Breaking Bad Habits

Rotator Cuff Exercise

Habits are good things … if we can build positive patterns into our lives, we become healthier and happier.  But too many people fall into the patterns of continuing BAD habits.  Here are five bad habits you should break …

Stretch and exercise only when you a rehabbing from an injury or operation.

  • Most senior players are good about doing rehab following injury or surgery
  • But they STOP as soon as they are “better”
  • In my opinion, you should do stretching/yoga every day
  • And exercise of some kind (weights, machines, or I am now using rubber bands hooked to a door)

Guard the alley and stay deeper to cover the lob.

  • In ‘the old days’, we were told to “guard the alley”
  • Too many players still have that fear of being beaten with a shot down their alley
  • But the majority of good players focus on hitting their shot in doubles down the middle
  • So that is where the net man should focus
  • I actually play a “hybrid I” formation, where I stand closer to the center line than to the sideline
  • Sure I sometimes get a winner hit by me down the alley – once or twice – but not until they do that regularly will I move over

Take anti-inflammatory pain killers before every match.

  • Like everyone else, I used to take some form of anti-inflammatory/ pain killer before playing a match
  • Some call it “the breakfast of champions” or “Vitamin I” (for Ibuprofen)
  • But about ten years ago, I just STOPPED
  • And you know what, nothing hurt (any more than normal)

Continue playing “your game” regardless of the score of the match.

  • The old adage is “never change a winning game”
  • But the corollary of that should be “always change a losing game”
  • We all have a style of play that usually works for us; but if you are on the losing end of a score DURING A MATCH, you should change tactics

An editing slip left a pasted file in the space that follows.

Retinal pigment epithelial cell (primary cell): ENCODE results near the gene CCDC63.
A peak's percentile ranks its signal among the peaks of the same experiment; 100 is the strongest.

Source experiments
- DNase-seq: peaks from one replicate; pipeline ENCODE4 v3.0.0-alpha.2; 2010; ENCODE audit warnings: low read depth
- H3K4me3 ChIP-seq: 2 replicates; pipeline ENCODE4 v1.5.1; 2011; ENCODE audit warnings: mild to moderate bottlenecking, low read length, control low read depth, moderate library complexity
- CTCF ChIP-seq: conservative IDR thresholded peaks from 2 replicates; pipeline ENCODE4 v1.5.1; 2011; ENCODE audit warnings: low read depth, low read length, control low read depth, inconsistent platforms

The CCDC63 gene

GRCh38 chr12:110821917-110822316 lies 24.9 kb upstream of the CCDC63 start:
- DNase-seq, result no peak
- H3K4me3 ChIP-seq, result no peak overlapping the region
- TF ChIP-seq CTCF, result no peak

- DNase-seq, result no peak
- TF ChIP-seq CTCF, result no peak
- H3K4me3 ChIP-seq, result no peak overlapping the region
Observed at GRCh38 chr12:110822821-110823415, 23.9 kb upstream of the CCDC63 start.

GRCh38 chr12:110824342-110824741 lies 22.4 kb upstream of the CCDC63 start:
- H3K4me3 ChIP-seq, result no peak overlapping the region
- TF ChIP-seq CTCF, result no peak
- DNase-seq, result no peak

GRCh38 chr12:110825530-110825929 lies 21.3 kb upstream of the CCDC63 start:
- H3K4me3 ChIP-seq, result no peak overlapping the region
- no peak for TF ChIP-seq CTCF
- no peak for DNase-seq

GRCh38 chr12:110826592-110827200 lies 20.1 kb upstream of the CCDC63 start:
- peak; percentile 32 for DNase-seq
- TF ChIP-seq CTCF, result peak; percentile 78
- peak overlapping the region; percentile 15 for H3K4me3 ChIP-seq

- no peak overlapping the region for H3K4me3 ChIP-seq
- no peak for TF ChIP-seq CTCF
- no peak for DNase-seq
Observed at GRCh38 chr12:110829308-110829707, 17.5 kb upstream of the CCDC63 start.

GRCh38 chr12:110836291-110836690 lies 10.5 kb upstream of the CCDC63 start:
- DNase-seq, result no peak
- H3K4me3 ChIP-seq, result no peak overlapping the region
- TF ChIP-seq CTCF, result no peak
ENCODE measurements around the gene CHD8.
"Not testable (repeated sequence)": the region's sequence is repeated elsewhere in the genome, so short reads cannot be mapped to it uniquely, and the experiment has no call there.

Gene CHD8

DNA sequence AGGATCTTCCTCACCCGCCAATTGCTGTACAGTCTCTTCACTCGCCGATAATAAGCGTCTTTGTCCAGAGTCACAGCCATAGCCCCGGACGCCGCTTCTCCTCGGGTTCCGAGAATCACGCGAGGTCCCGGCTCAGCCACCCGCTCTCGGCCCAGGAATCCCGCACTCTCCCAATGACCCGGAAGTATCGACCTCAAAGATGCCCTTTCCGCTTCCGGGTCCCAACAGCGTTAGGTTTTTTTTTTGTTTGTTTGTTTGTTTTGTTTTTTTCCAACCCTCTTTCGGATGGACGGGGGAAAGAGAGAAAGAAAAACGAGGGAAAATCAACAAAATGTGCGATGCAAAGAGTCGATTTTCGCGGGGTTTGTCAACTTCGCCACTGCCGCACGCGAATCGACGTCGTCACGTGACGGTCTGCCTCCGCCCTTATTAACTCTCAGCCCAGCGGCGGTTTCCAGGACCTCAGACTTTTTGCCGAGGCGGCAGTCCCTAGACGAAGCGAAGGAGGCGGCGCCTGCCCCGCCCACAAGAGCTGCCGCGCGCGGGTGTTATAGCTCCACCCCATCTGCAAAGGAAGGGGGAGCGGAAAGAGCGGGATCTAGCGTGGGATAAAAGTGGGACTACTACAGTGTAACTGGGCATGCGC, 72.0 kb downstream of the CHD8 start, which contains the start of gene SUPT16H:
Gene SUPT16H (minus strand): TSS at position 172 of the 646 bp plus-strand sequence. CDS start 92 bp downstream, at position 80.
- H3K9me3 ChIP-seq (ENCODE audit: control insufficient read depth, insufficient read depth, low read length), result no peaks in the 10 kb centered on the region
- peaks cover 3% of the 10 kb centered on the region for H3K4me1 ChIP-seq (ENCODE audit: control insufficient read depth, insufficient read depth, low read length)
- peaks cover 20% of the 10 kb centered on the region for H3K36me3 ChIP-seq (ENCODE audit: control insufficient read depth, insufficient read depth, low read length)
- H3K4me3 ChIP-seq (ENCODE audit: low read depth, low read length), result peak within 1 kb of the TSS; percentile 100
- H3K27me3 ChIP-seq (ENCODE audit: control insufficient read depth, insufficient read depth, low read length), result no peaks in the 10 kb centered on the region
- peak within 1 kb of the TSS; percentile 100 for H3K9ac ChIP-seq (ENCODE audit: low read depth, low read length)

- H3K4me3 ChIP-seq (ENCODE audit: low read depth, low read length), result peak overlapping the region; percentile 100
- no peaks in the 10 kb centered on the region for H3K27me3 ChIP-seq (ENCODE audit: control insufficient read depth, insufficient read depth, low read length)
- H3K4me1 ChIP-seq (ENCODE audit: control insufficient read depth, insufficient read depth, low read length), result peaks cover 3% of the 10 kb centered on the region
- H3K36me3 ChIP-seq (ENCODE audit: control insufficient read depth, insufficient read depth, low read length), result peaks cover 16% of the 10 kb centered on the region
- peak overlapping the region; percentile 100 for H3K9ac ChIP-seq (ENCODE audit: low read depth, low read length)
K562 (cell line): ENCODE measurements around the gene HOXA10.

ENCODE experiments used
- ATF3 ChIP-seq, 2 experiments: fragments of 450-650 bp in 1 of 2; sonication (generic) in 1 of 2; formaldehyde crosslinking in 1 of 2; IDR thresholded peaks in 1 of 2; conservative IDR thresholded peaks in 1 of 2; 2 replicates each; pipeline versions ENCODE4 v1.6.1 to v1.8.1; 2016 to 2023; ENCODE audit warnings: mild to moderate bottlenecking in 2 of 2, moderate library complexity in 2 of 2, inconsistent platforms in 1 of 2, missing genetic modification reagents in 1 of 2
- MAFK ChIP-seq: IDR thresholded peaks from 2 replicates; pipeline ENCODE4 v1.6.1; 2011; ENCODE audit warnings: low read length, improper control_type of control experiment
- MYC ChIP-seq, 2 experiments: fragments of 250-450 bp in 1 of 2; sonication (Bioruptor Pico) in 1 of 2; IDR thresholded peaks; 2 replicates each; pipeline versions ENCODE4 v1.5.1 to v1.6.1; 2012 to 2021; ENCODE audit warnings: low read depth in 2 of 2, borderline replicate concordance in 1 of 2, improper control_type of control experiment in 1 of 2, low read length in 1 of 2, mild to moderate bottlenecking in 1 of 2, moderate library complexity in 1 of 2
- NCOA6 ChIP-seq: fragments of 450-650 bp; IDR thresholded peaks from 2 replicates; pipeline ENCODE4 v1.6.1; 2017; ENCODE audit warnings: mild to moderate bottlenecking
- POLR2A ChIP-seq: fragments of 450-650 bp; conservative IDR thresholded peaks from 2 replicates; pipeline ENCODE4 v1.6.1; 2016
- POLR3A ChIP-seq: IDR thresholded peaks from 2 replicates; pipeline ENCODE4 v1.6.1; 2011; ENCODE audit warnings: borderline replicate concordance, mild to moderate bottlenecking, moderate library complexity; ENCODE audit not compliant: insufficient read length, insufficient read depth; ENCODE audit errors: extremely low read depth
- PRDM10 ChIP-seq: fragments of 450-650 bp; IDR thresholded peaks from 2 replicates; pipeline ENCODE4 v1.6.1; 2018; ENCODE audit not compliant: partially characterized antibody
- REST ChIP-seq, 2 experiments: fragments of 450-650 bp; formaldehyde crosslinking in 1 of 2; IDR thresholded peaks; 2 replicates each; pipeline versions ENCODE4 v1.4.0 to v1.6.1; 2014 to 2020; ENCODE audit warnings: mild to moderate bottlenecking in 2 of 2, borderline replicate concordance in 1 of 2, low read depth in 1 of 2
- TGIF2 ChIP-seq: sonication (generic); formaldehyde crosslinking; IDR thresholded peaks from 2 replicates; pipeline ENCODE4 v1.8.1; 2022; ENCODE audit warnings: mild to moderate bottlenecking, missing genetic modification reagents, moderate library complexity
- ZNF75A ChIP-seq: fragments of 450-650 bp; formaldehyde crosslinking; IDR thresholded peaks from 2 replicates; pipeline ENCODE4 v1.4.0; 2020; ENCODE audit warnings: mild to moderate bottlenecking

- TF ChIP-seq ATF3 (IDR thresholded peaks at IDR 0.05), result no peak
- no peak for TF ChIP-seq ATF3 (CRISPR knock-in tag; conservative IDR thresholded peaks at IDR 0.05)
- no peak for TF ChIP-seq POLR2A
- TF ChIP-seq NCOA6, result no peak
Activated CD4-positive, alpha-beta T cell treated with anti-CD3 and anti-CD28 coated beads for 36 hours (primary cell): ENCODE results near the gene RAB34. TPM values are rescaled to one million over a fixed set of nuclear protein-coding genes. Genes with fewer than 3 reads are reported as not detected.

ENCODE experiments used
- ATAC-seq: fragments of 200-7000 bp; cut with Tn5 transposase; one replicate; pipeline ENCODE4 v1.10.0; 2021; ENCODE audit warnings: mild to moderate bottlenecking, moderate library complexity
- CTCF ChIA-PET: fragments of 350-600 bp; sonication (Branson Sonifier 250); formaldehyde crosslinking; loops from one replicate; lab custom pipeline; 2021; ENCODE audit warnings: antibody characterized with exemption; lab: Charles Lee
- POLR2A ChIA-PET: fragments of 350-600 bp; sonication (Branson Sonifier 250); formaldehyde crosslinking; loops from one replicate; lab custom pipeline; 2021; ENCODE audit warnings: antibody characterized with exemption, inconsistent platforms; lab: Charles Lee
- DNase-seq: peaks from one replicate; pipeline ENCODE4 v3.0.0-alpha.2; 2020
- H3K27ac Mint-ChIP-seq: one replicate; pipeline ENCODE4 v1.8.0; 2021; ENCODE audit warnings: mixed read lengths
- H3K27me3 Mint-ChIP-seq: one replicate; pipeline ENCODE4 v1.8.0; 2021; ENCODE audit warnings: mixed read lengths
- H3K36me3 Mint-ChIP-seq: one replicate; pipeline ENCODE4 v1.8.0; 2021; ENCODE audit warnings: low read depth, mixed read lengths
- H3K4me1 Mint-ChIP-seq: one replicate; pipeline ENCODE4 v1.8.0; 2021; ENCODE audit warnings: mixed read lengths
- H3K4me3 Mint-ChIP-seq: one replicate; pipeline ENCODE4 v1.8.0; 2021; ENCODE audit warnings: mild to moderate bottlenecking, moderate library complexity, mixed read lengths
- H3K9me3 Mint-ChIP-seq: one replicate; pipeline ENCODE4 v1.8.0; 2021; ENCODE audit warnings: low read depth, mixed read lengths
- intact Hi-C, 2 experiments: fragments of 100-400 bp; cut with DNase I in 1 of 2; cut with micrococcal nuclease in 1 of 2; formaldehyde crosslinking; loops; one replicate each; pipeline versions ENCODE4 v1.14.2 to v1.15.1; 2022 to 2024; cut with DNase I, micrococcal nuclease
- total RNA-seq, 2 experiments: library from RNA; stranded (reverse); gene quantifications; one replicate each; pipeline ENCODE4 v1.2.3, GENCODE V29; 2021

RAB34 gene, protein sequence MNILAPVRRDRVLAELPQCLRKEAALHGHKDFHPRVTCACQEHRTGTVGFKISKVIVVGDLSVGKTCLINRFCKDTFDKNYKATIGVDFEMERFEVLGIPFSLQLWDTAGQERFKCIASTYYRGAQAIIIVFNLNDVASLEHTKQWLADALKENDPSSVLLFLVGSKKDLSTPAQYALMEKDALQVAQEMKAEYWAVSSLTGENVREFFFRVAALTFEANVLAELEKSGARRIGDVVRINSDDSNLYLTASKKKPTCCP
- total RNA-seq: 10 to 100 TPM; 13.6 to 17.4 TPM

• Hank Irvine, former ATP pro and one of my favorite mentors, asked me, after I “complained” about my opponent’s game vs. mine, “And, what did you do about it?”
  • When you find yourself losing, ask yourself … what is my opponent doing that is making me lose and how can I change that?

Accept the fact that you are older and your ability has reached its peak.

  • Sure, we are all aging and slowing down
  • But the more you buy into that concept, the worse your decline will be
  • We need to work harder on our fitness, strokes and health just to stay where we are and SLOW DOWN the decline that aging brings
  • And, regardless of the physical, you can still get smarter
  • Study your opponents and know what they are likely to do in a game situation and react accordingly

So, habits can be bad … but good habits can be great!

What about these or other habits would YOU would like to break?

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9 thoughts on “Breaking Bad Habits

  1. Everybody must be out playing today or have no bad habits so I’ll go first. My bad habit is not concentrating on my first serve and therefore having way too many faults. I then concentrate on my second serve and double fault infrequently. It is frustrating to not hold serve as consistently as I would like, but the result is usually better if I just get that damn first serve in with decent pace and placement!

    John, I wondered also where all the guys with bad habits were! Thanks. George

  2. A further point on use of anti inflammatory meds. I bike 100 miles a week and play tennis 3 times a week and found I felt better if I took a nsaid before I went out each day. This year during my routine physical my doctor determined I had kidney damage. He asked about my use of nsaids. I stopped even over the counter pills and after 6 weeks got my blood work back to high normal range. I am a little more uncomfortable while biking or after a 3 set morning but not so broken I cannot function.

    Peter, great advice! thanks, george

  3. Ok George, a little constructive criticism:
    “Breaking Bad Habits” vs something like ” Starting new Good Habits” might have gotten more traction.
    Positive thinking!

    Winder, agree … but you have to break the bad habit in order to start the new, good one. thanks, george